Target is more than doubling its holiday toy assortment and making room in stores by a "quarter-million additional square feet" to accommodate the additional merchandise and in-store events for children and families, the company said in a blog post this week. Target stores will host more than 25,000 hours of holiday playtime and events, including opportunities to play with toys, meet characters based on favorite toys and win giveaways, according to the post.
The mass merchant will offer “more than 2,500 new and exclusive toys,” and more than 100 of its remodeled stores' toy sections have a new layout, oversized displays, interactive play areas and book sections. In November, additional stores — almost 500 — will have bigger spaces “to make room for even more toys,” including elaborate setups like electric ride-on vehicles, playhouses and outdoor playsets, the company said.
Later this month, the retailer is making it easier to shop the assortment through an online "Toy Hub," which includes a gift finder function. A paper toy catalog, in the mail next week and in stores Oct. 28, includes digital barcodes that provide product information and the ability to add products to an online shopping cart.
With Toys R Us out of the picture this holiday season, there's a lot of opportunity for retailers in the segment, but the competition over the market share is fierce.
Target's early and highly amplified moves are "smart," and take note of some of the now-defunct toy giant's weaknesses, according to Charles Dimov, vice president of marketing at omnichannel tech firm OrderDynamics. The challenging amount of time, space, investment and logistics required for the experiential and event-based attractions in Target's plans are worth it in terms of sales. "Think about all the families shopping in-store this holiday season," he told Retail Dive in an email. "Many of them will remember at least one more item they need from Target."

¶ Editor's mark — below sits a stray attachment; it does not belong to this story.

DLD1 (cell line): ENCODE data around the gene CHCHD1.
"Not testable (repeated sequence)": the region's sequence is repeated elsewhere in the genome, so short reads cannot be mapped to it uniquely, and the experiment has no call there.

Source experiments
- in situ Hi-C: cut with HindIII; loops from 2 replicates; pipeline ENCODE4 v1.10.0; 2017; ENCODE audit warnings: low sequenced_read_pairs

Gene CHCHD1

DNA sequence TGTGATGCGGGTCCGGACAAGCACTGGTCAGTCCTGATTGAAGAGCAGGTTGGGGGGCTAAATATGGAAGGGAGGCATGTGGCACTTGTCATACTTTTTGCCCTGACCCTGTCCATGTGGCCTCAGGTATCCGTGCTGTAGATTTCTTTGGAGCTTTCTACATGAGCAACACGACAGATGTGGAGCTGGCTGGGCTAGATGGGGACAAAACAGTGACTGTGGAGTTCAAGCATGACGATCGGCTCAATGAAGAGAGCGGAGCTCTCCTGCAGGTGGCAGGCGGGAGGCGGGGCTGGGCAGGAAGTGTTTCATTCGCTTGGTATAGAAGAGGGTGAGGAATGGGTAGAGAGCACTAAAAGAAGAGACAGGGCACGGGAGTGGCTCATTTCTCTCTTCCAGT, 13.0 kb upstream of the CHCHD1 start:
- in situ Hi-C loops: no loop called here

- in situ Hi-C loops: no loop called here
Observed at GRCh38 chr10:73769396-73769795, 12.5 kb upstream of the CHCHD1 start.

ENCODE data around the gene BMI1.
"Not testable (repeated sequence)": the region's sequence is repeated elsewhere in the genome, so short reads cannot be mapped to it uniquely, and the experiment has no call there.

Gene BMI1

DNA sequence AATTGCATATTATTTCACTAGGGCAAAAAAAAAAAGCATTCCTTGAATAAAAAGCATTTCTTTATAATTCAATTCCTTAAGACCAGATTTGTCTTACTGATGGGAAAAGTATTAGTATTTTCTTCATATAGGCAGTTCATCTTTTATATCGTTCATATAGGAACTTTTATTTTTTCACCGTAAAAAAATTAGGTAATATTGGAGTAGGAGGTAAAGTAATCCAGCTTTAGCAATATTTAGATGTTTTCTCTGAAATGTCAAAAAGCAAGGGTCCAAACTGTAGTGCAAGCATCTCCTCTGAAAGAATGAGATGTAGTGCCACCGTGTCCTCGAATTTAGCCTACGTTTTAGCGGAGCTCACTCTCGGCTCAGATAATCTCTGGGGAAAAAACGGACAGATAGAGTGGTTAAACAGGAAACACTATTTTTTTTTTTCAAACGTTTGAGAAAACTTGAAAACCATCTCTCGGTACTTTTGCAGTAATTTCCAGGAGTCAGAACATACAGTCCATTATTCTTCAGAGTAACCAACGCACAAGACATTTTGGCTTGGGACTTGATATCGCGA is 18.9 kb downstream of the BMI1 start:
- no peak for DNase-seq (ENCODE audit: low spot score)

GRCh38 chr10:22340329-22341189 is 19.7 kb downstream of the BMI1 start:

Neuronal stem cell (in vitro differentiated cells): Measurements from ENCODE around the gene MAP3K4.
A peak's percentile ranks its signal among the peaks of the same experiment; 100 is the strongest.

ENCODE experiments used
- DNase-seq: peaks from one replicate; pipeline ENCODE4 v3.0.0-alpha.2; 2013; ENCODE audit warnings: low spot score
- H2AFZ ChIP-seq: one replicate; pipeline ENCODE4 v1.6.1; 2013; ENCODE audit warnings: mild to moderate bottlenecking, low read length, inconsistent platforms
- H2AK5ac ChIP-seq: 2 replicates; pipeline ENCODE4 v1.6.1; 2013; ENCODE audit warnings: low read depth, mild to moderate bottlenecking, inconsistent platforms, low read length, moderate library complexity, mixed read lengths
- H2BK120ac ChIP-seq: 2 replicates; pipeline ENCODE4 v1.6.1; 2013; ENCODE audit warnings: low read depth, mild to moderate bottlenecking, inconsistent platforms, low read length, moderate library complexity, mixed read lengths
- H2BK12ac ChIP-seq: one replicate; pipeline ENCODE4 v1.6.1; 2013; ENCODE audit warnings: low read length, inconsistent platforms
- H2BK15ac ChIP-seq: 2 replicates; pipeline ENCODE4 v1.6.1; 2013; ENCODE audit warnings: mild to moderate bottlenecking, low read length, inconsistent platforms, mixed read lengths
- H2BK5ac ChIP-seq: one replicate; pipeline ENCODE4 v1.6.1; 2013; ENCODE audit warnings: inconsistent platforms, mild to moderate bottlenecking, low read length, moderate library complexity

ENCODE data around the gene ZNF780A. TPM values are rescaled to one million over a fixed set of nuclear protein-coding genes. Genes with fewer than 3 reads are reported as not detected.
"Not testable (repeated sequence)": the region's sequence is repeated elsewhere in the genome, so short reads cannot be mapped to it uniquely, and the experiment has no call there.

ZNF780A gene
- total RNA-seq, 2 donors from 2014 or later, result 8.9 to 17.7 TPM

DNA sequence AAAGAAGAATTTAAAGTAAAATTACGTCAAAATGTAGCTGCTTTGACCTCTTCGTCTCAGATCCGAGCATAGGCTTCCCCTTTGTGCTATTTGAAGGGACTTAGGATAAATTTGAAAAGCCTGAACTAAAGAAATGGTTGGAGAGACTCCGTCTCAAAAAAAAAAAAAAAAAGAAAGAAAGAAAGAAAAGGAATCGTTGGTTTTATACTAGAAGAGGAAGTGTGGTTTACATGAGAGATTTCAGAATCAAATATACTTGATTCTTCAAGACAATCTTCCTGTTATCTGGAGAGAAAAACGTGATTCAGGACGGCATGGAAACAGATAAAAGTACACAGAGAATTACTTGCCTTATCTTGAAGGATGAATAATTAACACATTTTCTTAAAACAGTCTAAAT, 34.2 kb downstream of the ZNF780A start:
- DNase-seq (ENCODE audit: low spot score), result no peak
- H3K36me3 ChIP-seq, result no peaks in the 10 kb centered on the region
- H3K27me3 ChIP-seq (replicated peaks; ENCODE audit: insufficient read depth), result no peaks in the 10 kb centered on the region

Target is also well prepared for the online/offline crossover that consumers expect as they shop, something that Toys R Us never mastered. "Target already has a strong ship-from-store strategy going," Dimov said. "Stocking stores with more toys, books and items intended for children is smart as it serves a dual purpose, benefiting both physical and online fulfillment."
It's not just about the top line, according to Adi Biran, CEO of space rental firm Splacer. Rather, the level of in-store merchandising unveiled by Target reflects a realization that its physical spaces foster connections with customers and leave impressions that lead not just to sales in the store, but also create a buzz on social media and spur online sales later on.
"The store of the future is less about selling merchandise, and more about selling ideas and experiences," she told Retail Dive in an email. "Consumers are turning to online retailers to make purchases, yet creating experiences in real-time that will resonate with consumers encourages them to bring that relationship online when they are ready to make a purchase. As we are seeing with Target, brands are beginning to understand that creating a memorable and Instagrammable in-store experience is vital to capturing consumers’ attention."